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The AGM-86B and C Air-Launched Cruise Missiles (ALCM) were developed to increase the effectiveness of B-52 bombers. In combination, they dilute an enemy's forces and complicate defense of its territory.
The small, winged AGM-86B is powered by a turbofan jet engine that propels it at sustained subsonic speeds. After launch, the missile's folded wings, tail surfaces and engine inlet deploy. It then is able to fly complicated routes to a target through use of a terrain contour-matching guidance system. During flight, this system compares surface characteristics with maps of the planned flight route stored in on-board computers to determine the missile's location. As the missile nears its target, comparisons become more specific, guiding the missile to target with pinpoint accuracy.
The B-52 and the AGM-86B increase flexibility to attack targets. AGM-86B missiles can be air-launched in large numbers by the bomber force. The B-52H bombers carry six AGM-86B missiles on each of two externally mounted pylons and have been modified with a bomb bay rotary launcher for eight additional air-launched cruise missiles. The AGM-86C differs from the B model in that it is a conventional air-launched cruise missile.
An enemy force would have to counterattack each of the missiles, making defense against them costly and complicated. The enemy's defenses are further hampered by the missiles' small size and low-altitude flight capability, which makes them difficult to detect on radar.
In February 1974, the Air Force entered into contract to develop and flight-test the prototype AGM-86A air-launched cruise missile, which was slightly smaller than the later B and C models. The 86A model did not go into production. Instead, in January 1977, the Air Force began full-scale development of the AGM-86B, which greatly enhanced the B-52's capabilities and helped America maintain a strategic deterrent.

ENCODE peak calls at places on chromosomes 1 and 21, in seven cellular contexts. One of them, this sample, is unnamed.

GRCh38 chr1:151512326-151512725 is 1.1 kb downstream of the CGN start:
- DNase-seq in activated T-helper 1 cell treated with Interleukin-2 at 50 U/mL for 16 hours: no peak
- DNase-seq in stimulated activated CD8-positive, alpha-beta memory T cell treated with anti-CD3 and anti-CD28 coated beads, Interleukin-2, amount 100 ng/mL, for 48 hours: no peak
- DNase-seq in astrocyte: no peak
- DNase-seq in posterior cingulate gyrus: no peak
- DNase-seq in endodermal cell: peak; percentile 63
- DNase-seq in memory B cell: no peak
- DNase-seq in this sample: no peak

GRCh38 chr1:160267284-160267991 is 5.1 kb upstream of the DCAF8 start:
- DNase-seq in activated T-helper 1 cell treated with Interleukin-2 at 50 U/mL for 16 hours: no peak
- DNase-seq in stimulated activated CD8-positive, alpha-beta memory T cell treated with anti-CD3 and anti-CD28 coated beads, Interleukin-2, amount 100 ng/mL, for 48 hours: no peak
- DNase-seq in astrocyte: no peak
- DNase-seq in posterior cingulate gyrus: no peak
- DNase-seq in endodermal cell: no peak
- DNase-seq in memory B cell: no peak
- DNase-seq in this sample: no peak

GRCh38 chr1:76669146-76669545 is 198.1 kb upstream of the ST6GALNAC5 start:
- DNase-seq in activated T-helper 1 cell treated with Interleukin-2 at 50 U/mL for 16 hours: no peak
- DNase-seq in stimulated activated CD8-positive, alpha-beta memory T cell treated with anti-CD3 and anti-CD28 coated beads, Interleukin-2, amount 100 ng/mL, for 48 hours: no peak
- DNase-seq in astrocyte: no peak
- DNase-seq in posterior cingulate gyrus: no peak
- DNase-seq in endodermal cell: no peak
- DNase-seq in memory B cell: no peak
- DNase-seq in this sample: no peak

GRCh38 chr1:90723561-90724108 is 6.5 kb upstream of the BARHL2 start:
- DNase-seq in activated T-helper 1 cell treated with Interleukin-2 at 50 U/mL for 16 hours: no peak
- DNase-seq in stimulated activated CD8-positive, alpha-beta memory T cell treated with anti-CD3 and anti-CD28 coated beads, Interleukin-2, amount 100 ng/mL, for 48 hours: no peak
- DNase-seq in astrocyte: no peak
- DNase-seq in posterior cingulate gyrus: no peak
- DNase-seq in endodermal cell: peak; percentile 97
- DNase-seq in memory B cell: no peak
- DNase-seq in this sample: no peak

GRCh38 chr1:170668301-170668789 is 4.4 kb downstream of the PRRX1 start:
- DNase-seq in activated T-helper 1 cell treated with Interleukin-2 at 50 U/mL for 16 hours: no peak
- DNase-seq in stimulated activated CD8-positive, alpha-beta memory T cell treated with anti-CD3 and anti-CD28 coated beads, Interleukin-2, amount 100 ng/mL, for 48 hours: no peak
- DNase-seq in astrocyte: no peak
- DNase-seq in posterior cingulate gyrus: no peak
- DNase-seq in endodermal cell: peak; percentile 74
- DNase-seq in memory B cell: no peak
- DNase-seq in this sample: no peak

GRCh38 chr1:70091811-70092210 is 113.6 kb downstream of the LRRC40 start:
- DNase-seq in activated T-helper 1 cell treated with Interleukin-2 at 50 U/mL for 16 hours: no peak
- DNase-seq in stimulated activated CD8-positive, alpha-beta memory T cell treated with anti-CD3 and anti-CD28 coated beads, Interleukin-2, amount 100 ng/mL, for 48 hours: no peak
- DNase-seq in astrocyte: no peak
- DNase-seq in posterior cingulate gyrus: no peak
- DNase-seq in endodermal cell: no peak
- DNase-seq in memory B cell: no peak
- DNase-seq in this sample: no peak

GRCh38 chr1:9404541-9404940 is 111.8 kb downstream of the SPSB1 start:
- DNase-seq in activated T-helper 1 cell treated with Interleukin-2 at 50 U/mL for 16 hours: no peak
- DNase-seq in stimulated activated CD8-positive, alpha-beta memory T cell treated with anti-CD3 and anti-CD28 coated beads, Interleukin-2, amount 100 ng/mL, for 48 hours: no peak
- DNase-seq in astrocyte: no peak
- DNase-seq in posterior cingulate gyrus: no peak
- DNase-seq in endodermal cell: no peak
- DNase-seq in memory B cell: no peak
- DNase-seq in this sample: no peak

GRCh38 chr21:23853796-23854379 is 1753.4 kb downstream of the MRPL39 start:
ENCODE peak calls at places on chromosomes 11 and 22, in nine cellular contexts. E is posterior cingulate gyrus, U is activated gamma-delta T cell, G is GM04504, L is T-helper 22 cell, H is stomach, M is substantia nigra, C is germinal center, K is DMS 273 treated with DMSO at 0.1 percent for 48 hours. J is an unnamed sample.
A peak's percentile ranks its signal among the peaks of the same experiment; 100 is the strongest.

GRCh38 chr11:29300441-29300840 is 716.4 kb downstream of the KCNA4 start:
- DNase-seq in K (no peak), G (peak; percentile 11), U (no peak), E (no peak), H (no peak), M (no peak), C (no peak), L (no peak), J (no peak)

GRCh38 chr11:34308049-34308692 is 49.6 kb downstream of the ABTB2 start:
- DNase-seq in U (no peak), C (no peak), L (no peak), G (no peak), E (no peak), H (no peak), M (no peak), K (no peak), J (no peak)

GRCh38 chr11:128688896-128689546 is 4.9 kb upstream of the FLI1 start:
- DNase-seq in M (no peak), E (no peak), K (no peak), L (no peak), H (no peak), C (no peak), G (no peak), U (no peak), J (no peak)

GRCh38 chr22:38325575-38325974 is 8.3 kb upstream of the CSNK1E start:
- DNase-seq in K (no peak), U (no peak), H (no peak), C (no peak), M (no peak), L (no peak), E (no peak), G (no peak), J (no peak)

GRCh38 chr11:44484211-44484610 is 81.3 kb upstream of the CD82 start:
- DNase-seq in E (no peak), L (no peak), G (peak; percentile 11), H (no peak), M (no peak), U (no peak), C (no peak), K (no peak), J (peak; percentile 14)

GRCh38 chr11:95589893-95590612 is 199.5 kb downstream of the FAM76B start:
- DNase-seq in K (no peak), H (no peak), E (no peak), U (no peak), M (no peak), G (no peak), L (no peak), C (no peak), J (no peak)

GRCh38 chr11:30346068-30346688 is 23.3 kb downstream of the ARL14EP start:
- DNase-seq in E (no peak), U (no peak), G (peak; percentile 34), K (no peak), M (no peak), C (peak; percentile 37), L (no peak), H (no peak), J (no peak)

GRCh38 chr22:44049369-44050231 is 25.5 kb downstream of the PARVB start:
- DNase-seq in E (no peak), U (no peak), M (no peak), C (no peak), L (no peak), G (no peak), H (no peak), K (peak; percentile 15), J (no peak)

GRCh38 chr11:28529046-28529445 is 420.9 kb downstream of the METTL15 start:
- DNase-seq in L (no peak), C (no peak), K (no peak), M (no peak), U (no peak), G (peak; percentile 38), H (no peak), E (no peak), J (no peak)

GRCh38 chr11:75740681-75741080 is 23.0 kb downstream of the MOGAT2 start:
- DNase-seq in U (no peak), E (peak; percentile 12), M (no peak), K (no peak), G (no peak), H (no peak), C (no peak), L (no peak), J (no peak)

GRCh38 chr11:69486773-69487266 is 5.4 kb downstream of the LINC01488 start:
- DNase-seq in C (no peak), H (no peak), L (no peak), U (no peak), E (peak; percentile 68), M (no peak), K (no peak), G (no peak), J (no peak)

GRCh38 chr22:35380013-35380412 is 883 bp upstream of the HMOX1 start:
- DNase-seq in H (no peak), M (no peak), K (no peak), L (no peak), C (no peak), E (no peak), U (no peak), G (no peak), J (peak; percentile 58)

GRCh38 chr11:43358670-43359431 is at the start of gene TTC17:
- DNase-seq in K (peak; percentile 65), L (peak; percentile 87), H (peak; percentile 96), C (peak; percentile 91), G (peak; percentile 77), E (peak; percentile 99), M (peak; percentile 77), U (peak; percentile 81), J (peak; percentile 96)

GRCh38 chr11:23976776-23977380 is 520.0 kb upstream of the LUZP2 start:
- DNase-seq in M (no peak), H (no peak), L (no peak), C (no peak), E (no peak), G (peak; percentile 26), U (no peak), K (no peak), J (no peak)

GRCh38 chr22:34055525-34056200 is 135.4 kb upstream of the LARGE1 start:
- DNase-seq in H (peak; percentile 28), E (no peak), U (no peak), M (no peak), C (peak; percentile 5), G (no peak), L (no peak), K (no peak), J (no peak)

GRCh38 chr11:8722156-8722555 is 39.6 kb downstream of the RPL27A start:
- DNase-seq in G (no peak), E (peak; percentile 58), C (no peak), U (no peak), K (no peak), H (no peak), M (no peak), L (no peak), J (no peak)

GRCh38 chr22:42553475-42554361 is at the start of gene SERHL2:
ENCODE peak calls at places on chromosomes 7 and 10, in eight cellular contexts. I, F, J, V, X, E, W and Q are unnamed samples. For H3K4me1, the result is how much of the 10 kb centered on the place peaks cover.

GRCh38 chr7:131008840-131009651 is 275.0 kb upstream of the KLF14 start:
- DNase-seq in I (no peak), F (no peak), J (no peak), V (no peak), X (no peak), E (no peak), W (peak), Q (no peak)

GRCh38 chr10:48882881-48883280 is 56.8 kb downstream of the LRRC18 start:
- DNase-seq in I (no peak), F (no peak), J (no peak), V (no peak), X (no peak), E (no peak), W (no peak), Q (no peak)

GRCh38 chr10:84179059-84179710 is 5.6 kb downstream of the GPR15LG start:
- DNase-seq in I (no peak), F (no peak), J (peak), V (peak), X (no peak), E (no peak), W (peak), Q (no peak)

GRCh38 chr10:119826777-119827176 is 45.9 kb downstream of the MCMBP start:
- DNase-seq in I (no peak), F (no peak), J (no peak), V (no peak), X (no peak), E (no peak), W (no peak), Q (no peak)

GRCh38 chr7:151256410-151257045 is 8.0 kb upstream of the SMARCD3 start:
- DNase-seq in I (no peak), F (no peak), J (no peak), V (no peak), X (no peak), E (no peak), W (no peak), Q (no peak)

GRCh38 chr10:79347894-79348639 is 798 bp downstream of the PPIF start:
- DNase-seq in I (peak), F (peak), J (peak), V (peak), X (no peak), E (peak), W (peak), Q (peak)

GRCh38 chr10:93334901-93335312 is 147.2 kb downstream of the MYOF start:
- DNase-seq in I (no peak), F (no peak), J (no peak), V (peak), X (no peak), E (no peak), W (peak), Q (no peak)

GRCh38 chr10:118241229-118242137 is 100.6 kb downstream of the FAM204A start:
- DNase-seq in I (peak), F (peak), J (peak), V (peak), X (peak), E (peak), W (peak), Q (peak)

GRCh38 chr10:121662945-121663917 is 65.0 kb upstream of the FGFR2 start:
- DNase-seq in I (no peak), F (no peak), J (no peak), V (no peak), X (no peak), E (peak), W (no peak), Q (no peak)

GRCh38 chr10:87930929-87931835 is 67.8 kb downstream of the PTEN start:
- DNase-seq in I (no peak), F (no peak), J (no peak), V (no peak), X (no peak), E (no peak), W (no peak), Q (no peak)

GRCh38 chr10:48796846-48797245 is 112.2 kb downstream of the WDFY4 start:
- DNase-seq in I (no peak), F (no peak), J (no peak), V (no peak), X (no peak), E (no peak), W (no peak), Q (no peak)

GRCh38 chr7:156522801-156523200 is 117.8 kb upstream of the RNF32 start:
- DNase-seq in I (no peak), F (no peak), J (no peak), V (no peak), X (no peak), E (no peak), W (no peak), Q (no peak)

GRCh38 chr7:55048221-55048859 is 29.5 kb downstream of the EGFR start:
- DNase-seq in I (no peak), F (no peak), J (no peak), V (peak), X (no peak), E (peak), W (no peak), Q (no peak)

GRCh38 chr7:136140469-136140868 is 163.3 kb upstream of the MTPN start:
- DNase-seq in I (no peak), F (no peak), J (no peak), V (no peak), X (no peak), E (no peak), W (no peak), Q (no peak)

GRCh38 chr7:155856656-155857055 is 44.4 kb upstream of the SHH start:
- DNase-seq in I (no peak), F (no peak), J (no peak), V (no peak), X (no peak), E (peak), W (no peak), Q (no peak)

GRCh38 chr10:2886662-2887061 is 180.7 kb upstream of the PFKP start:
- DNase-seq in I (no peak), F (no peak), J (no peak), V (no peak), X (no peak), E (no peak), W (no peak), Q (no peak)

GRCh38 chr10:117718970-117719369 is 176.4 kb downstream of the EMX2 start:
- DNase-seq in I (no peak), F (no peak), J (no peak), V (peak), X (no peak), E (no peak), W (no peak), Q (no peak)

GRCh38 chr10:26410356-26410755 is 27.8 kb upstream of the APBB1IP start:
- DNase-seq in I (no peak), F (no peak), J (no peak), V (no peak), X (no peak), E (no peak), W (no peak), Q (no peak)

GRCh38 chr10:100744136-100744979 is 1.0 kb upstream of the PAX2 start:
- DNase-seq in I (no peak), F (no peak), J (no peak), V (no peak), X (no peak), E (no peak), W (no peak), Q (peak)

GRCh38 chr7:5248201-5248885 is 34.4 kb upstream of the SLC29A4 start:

Production of the initial 225 AGM-86B missiles began in fiscal year 1980 and production of a total 1,715 missiles was completed in October 1986. The air-launched cruise missile had become operational four years earlier, in December 1982, with the 416th Bombardment Wing, Griffiss Air Force Base, N.Y., which deactivated when the base closed in 1995.
In June 1986 a limited number of AGM-86B missiles were converted to carry a high-explosive blast/fragmentation warhead and were redesignated as the AGM-86C model. This modification also replaced the missiles' terrain contour-matching guidance system by integration of a Global Positioning System capability with the existing inertial navigation computer system. The C model became operational in January 1991 at the onset of Operation Desert Storm. B-52s, flying "round-robin" missions from Barksdale AFB, La., at designated launch points in the U. S. Central Command's area of responsibility, attacked high-priority targets in Iraq. These missions marked the beginning of the air campaign for Kuwait's liberation and are the longest known aircraft combat sorties in history (more than 14,000 miles and 35 hours of flight).

General characteristics

Primary function Air-to-surface strategic missile
Contractor Boeing Aerospace Co.; Litton Guidance and Control a Rockwell-Collins Avionics (guidance system)
Power plant Williams Research Corp. F-107-WR-10 turbofan engine
Thrust 600 lb 2.67 kN
Length 20 ft 9 in 6.29 m
Weight 3,150 lb 1,417.5 kg
Diameter 24.5 in 62.2 cm
Wingspan 12 ft 3.6 m
Range AGM-86B 1,500 miles 2,414 km
AGM-86C Classified
Speed 550 mph 885 km/h
Warhead High explosive; nuclear capable
Unit cost $1 million
Date deployed December 1980
Inventory Active force, 1,628; ANG, 0; Reserve, 0

Jirka Wagner


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